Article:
De

Virginia Beach

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My name is De and I am 68 year old transgender woman. I have been advocating for trans rights in Virginia for over 25 years.  I founded the Gender Expression Movement (GEM) support group, was a staff member at ACCESS AIDS Care/LGBT Center of Hampton Roads, and currently sit on the Board of Directors of the Transgender Assistance Program of Virginia (TAPVA).  I love my work and am available seven days a week, twenty-four hours a day for trans people in need.

 

When I began transitioning in the mid-1990s, I felt alone and completely isolated.  The advent of internet chat rooms introduced me to local and national trans communities, which provided immense social and emotional support.  During this time I was working as an international business consultant but, within a week of coming out as transgender, I was fired.  Even though I contacted the ACLU for assistance, there was nothing they could do since there are no federal or state laws protecting against discrimination based on sexual orientation or gender identity.

 

My current work focuses on educating Virginians about the massive hardships transgender residents face and what we can all do to change that.  Many trans people are forced from their homes and are underemployed because of who they are.  Trans affirming homeless shelters are incredibly limited in this state.  In eastern Virginia rural communities, many trans people are afraid to go to the doctor or shop for clothing that matches their gender identity for fear of being mocked, harassed, or asked to leave.  They are still isolated and afraid, because it is legal to discriminate against them.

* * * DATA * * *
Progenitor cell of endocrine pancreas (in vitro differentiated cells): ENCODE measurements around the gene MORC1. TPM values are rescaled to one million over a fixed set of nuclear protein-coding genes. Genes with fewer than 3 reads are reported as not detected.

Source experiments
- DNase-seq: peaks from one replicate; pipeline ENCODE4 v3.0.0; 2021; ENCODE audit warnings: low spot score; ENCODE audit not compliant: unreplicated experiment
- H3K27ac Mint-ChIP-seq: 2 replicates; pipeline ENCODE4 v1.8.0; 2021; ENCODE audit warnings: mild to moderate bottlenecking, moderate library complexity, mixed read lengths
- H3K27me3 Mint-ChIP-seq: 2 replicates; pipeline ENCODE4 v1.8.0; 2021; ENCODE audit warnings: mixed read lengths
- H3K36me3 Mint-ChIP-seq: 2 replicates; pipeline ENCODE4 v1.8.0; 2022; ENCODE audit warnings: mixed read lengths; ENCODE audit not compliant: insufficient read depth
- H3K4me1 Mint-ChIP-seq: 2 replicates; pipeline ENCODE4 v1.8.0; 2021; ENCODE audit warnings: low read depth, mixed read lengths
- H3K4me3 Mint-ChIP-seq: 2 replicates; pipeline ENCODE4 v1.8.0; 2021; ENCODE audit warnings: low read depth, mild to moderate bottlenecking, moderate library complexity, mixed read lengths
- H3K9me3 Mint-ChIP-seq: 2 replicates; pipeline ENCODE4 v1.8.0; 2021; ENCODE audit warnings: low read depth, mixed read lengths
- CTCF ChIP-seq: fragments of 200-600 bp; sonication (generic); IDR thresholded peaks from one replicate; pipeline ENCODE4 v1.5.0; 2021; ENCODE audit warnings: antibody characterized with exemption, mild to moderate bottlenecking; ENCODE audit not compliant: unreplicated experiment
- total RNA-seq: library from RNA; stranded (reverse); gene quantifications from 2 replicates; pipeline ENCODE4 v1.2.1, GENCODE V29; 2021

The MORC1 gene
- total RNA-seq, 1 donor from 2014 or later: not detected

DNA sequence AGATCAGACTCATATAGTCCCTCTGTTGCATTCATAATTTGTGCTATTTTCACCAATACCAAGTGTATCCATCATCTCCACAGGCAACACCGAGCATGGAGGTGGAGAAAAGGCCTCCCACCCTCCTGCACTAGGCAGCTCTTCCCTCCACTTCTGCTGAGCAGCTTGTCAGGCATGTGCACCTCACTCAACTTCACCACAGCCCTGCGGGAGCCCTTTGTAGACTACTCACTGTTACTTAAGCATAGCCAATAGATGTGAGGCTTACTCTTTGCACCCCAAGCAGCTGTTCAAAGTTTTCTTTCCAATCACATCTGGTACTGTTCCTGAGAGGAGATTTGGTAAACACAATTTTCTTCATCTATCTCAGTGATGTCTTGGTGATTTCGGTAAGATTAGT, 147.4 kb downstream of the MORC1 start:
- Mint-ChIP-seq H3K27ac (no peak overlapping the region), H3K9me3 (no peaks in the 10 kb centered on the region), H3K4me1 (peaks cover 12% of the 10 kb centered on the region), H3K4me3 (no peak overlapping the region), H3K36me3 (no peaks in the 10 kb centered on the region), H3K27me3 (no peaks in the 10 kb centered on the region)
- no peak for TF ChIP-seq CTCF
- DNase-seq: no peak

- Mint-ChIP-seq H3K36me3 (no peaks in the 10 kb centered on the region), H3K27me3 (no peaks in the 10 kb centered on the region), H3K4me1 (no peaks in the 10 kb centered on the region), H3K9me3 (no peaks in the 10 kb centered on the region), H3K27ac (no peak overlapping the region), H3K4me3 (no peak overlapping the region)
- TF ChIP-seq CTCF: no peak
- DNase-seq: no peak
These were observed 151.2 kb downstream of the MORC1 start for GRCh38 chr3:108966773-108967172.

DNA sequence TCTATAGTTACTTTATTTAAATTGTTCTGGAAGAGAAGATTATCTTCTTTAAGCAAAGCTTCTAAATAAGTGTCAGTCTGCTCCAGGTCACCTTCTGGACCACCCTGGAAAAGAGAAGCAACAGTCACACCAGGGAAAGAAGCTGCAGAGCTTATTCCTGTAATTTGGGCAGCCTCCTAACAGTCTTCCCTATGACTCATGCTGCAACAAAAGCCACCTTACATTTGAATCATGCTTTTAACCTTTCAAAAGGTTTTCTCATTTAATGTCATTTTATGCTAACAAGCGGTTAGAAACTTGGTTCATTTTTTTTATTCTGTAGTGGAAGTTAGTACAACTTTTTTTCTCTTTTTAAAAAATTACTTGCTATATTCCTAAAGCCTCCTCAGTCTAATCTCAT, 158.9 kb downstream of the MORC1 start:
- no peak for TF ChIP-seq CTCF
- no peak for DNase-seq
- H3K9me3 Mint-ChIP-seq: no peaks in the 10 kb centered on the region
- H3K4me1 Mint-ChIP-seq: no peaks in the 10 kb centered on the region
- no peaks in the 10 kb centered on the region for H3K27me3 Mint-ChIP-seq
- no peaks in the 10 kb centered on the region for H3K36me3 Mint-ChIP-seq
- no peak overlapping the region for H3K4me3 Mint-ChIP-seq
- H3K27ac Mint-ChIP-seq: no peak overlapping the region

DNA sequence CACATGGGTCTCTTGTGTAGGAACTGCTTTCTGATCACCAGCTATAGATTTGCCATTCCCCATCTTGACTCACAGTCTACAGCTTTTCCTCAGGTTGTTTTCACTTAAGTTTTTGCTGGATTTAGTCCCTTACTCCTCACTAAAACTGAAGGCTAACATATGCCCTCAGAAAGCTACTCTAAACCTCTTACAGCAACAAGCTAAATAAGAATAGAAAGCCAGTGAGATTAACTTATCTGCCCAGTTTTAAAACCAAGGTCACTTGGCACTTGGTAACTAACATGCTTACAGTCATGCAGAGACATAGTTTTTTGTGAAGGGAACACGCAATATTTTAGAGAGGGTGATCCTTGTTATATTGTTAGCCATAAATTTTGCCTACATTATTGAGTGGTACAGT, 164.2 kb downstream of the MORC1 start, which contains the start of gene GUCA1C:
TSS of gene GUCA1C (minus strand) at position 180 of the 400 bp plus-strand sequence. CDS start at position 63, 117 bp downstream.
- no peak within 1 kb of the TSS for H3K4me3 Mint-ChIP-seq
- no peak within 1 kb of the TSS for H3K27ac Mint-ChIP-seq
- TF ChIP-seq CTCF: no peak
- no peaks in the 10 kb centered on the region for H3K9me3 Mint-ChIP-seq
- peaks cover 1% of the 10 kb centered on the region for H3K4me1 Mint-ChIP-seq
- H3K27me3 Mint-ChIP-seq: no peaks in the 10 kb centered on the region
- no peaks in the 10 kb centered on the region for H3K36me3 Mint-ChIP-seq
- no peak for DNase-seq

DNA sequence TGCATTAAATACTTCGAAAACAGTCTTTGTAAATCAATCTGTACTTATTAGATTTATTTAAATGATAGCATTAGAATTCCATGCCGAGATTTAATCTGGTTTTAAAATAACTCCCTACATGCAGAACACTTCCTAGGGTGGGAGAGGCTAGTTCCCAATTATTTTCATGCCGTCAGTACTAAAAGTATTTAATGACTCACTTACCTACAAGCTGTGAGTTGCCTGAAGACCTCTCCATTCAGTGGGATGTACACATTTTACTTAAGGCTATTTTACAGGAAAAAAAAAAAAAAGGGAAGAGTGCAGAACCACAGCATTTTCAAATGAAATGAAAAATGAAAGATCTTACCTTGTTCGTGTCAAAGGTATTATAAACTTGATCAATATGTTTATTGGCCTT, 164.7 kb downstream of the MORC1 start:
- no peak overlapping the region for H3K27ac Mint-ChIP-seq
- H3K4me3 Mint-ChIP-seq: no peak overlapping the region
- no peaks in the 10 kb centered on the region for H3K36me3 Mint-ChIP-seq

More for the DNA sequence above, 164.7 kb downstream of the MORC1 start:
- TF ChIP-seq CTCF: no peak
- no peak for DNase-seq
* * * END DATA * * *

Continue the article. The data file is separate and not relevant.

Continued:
We have to advocate and help others understand what’s at stake: people’s lives and livelihoods.  Transgender individuals don’t want anything extra or some sort of special treatment; we just want what everyone else has.  Through my work at TAPVA, we provide cultural competency training so organizations can become better environments for trans people and resources for those trans folx experiencing homelessness.  By updating non-discrimination bills in housing, employment, and public accommodations, Virginia will be a place where trans people can work and live on equal footing with their friends and neighbors.